On top of these efforts, Lockheed is offering Switzerland one final industry participation opportunity. For an additional fee, Switzerland will be able to carry out the final assembly of four F-35 aircraft at the existing RUAG facility in Emmen, enabling Swiss technicians currently working on its aging Hornet fleet to build deeper knowledge of aircraft design.
The options will add “significant costs” to the total program, said Kelley, but could allow for overall savings over the life cycle of the program.
Boeing, meanwhile, has positioned its offering of its F-18 Super Hornet fleet as a logical extension of Switzerland’s existing F-18 infrastructure. “As an F / A-18 operator, Switzerland will have the option of reusing up to 60 percent of its existing physical and intellectual infrastructure, making the transition to the Super Hornet easier and more cost-effective over the life of the aircraft,” the company said in a statement.
The aircraft offer, the statement added, would “easily fit” into Switzerland’s current F-18 operating budget.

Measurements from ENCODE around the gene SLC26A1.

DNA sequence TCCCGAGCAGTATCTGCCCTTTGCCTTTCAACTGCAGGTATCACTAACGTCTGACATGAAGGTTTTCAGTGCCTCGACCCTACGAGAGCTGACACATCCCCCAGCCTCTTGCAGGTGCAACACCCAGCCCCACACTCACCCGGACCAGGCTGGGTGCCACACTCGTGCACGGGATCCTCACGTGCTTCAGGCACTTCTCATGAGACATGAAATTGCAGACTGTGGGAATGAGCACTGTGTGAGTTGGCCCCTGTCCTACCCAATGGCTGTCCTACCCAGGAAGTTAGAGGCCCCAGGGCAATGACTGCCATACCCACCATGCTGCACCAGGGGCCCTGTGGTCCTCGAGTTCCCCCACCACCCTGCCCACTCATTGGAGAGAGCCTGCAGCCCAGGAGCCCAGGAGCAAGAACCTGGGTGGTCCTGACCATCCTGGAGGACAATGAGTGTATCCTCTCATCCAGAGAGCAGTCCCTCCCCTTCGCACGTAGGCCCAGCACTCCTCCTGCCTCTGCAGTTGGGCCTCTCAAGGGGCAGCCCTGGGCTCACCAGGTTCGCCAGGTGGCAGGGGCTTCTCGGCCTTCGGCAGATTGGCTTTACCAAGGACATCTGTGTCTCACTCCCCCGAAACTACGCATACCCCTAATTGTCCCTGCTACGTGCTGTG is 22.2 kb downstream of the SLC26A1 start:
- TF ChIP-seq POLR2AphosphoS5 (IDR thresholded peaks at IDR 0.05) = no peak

The cost reference came after Swiss officials stressed that the fighter aircraft portion of the Air 2030 air defense modernization program includes a cost ceiling of 6 billion Swiss francs (US $ 6.6 billion), taking into account potential price cuts along the way.
“Currently, Boeing is working with more than 100 current and new partners across Switzerland to identify the right opportunities for the new Fighter Aircraft industry plans,” the company said.
Dassault France, with its bid for the Rafale, was the only vendor who kept his cards close to his chest. Citing a commitment to confidentiality, a spokesman told Defense News that the company had no plans to describe its offer or the “nature of the relationship” between the Swiss and French governments for that purpose.